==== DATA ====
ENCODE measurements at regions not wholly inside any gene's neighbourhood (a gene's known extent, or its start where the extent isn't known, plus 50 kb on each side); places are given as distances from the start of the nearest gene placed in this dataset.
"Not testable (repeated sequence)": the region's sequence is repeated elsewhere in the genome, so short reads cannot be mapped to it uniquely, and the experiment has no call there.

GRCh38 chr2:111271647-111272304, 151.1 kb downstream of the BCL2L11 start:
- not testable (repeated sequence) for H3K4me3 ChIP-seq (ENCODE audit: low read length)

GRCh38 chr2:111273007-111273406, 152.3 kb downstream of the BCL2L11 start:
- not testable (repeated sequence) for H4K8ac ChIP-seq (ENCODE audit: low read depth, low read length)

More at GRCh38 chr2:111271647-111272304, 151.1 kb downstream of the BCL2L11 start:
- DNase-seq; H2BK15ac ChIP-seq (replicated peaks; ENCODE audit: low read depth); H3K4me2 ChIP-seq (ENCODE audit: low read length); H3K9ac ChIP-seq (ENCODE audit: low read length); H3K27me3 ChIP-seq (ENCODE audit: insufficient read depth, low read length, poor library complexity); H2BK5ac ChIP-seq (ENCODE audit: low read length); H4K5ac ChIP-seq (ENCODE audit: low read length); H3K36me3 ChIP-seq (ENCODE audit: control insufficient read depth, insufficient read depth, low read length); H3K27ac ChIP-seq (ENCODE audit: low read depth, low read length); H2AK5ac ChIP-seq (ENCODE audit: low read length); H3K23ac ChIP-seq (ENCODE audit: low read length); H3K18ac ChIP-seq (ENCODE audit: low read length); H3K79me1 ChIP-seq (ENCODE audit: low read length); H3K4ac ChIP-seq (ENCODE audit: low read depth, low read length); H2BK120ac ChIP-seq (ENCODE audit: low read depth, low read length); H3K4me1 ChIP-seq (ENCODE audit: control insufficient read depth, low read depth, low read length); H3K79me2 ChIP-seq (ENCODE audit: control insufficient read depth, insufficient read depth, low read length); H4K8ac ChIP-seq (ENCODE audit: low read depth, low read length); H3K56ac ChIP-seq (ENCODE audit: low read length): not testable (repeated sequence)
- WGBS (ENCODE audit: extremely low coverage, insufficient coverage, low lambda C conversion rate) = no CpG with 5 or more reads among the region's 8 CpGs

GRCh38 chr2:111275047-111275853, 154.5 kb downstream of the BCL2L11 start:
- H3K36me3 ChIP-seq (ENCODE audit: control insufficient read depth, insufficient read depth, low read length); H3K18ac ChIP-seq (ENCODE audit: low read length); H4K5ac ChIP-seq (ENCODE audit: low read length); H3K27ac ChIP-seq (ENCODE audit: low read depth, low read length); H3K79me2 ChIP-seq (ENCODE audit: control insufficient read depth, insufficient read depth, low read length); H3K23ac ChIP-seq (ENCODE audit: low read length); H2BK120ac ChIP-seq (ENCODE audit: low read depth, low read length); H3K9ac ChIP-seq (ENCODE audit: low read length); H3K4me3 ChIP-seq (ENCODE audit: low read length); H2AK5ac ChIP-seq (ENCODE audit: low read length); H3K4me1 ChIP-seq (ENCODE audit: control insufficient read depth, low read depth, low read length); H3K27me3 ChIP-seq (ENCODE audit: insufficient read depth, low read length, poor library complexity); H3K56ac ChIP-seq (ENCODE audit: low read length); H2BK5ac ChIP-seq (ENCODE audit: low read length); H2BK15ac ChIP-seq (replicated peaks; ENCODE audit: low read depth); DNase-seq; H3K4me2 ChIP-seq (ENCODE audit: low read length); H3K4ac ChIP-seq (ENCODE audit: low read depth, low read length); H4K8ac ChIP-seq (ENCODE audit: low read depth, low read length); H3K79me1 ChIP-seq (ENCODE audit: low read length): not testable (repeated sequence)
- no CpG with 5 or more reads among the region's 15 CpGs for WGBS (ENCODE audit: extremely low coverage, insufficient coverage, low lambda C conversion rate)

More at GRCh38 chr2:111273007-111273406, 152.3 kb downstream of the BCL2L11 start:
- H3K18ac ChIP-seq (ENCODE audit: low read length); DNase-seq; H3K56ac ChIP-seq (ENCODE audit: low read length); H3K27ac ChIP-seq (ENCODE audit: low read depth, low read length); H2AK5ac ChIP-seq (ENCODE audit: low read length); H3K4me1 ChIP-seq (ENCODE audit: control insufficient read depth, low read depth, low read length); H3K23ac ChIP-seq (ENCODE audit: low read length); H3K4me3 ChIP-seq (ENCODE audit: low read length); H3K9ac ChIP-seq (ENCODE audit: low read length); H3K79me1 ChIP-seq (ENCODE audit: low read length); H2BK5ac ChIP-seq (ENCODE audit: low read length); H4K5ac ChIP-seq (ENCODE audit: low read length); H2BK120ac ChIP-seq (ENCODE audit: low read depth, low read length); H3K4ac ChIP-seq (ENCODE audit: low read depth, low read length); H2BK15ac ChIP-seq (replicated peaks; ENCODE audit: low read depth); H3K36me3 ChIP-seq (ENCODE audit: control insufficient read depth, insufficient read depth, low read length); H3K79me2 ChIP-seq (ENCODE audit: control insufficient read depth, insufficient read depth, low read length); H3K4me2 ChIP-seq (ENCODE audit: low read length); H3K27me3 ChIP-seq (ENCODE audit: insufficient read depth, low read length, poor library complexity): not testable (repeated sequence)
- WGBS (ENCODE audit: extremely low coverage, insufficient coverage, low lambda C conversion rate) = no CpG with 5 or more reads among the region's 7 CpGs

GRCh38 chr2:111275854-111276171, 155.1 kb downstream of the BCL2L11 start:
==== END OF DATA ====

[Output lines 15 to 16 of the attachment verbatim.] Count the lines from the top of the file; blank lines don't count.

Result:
- WGBS (ENCODE audit: extremely low coverage, insufficient coverage, low lambda C conversion rate) = no CpG with 5 or more reads among the region's 7 CpGs

GRCh38 chr2:111275854-111276171, 155.1 kb downstream of the BCL2L11 start: